The study takes an unconventional approach to understanding the significant effects of domestic violence in the workplace. By seeking the views of the perpetrators of violence, the study found that domestic violence perpetration, like victimization, has costs to the workplace in terms of worker safety and productivity and that most employers lack adequate resources to help perpetrators deal with the issue.
The Impact of Domestic Violence in the Workplace: Results from a Pan-Canadian Survey
This paper reports the main findingsof the first large-scale, Canadian research suvery on the prevalence and impact of domestic violence in the workplace. More specifically, it provides (1) rates of DV exposure, (2) the occurrence of DV at/near work, (3) the impact of DV on work performance, (4) the impact of DV on victims’ ability to get to work, (5) job loss and time off due to DV, (6) the impact of DV on coworkers, (7) beliefs about the impact of DV in the workplace, and (8) gender differences in the impacts of DV at work.
Domestic Violence in the Canadian Workplace: Are Coworkers Aware?
This report explores the following questions: : (1) How common is it for workers to report being aware of a coworker who is a DV victim or perpetrator? (2) What warning signs of DV victimization and perpetration do workers recognize? (3) Are victims of DV more likely than nonvictims to recognize DV and its warning signs in the workplace? (4) When aware: (a) what impacts of DV do workers perceive on the victims’/perpetrators’ ability to work; and (b) do they know when victims/perpetrators receive DV-related support at work?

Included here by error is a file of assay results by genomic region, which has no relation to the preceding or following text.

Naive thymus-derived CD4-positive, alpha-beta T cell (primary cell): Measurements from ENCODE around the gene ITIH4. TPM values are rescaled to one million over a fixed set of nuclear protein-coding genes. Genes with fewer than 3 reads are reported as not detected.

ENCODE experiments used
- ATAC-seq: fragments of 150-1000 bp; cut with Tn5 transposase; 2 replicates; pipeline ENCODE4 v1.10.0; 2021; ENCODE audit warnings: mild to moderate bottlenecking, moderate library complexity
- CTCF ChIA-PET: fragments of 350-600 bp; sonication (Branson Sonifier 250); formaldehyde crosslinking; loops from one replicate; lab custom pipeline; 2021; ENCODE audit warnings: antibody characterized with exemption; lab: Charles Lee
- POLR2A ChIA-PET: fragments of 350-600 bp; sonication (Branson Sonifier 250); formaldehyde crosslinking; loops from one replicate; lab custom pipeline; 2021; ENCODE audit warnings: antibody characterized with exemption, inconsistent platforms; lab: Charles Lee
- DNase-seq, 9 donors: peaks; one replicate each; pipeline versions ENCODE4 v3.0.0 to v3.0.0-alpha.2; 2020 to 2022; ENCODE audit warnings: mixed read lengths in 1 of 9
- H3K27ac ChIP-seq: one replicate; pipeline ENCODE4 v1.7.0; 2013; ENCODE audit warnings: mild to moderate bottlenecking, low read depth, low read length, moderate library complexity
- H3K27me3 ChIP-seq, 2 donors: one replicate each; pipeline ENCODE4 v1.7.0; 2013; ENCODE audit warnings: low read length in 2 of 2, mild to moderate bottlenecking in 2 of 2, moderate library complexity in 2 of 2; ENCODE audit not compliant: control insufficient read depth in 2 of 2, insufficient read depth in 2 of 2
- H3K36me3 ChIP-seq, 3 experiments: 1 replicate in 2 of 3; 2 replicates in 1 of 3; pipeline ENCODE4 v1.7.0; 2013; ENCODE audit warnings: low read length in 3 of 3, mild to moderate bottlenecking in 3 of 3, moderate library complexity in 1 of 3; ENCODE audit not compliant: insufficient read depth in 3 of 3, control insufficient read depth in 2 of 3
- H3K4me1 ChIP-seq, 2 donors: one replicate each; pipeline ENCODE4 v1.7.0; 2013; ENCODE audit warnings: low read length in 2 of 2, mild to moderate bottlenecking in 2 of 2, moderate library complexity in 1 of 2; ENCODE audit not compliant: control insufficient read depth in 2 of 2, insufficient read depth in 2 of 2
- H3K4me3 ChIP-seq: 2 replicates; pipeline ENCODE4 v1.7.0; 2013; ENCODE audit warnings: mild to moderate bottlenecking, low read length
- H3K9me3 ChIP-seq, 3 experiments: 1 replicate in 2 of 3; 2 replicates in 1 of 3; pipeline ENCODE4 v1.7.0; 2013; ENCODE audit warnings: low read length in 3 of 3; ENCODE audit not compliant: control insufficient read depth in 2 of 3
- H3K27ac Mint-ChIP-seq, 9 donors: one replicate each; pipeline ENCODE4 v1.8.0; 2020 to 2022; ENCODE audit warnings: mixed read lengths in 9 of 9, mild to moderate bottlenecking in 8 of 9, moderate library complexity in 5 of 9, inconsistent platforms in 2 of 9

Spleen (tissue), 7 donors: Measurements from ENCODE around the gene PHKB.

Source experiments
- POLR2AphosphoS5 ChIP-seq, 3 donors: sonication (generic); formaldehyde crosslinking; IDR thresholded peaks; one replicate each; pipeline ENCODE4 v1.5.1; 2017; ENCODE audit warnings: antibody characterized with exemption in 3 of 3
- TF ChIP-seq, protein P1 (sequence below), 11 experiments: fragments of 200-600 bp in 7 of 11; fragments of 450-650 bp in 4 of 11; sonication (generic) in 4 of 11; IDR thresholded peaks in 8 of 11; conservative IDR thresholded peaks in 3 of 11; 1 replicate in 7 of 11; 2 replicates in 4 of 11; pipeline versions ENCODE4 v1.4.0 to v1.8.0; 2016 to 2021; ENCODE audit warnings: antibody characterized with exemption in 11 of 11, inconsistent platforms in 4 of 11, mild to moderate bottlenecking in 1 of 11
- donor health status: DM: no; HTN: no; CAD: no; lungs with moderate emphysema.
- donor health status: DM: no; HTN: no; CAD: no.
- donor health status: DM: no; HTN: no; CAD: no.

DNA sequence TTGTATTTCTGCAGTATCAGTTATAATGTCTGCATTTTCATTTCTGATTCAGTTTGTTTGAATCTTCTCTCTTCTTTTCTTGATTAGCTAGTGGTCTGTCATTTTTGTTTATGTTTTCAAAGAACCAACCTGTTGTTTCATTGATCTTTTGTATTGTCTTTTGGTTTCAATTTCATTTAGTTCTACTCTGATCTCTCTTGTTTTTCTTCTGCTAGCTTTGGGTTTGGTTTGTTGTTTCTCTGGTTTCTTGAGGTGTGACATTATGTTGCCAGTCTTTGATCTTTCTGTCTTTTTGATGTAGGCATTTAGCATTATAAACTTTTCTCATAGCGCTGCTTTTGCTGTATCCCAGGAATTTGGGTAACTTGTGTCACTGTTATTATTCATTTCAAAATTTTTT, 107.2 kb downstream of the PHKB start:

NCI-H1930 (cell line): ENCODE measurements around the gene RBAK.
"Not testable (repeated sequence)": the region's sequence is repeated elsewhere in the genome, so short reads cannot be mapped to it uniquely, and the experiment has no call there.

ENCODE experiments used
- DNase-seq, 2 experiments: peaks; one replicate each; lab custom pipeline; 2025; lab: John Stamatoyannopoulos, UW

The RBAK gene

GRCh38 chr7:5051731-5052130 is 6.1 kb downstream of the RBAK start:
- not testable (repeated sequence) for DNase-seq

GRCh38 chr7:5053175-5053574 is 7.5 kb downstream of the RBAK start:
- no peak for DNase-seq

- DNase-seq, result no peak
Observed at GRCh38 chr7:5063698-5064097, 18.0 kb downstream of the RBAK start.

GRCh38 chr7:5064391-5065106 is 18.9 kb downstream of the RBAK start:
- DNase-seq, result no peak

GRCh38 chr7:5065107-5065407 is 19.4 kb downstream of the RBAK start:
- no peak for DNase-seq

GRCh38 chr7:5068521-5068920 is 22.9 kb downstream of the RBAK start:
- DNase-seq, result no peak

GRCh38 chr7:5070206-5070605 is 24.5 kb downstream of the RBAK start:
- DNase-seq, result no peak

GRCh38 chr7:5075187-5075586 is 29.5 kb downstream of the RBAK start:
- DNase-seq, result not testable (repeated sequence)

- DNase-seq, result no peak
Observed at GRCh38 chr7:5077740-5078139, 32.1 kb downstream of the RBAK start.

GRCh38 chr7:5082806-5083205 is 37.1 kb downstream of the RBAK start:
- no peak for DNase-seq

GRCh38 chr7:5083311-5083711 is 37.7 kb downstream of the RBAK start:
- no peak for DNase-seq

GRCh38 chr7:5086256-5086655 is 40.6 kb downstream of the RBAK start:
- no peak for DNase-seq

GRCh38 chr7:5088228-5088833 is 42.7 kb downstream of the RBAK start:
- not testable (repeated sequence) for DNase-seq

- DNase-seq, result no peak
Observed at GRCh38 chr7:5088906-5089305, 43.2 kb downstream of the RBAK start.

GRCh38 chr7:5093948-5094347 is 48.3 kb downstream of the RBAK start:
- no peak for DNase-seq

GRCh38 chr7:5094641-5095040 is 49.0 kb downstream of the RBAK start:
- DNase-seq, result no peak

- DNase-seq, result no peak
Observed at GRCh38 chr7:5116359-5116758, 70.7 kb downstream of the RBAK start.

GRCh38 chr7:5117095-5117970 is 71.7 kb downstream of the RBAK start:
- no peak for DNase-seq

ILO Report: Addressing Occupational Violence: An overview of conceptual and policy considerations viewed through a gender lens
This report is not about violence against women, but rather about violence against workers, both men and women; however, wherever possible a gendered analysis of the results was retained so as to ensure that interventions that could be informed by this report are gender sensitive, designed to meet the sometimes similar, sometimes distinct, needs of male and female workers. The report is in two parts, the first conceptualizing workplace violence through a gender lens, the second examining regulatory and other normative interventions to address workplace violence.
ILO Report on Violence and Harassment against Women and Men in the World of Work. Trade Union Perspectives and Action
This report provides a wealth of evidence of how trade unions can contribute to making real and positive changes in the workplace to protect workers, and particularly women workers, from violence and harassment. Through collective agreements, workplace policies and negotiations, campaigns and awareness-raising, trade unions have taken constructive steps to prevent violence and harassment in the world of work, often challenging institutional and structural forms of discrimination against workers.
European Trade Union Confederation Safe at Home, Safe at Work Report
Trade union strategies to prevent, manage and eliminate work-place harassment and violence against women. This report – produced as part of the ‘Safe at Home, Safe at Work’ Project of the European Trade Union Confederation (ETUC) – draws together evidence collected from interviews carried out as part of 11 detailed country case studies of European-level developments on gender-based violence and harassment at work, including domestic violence at work.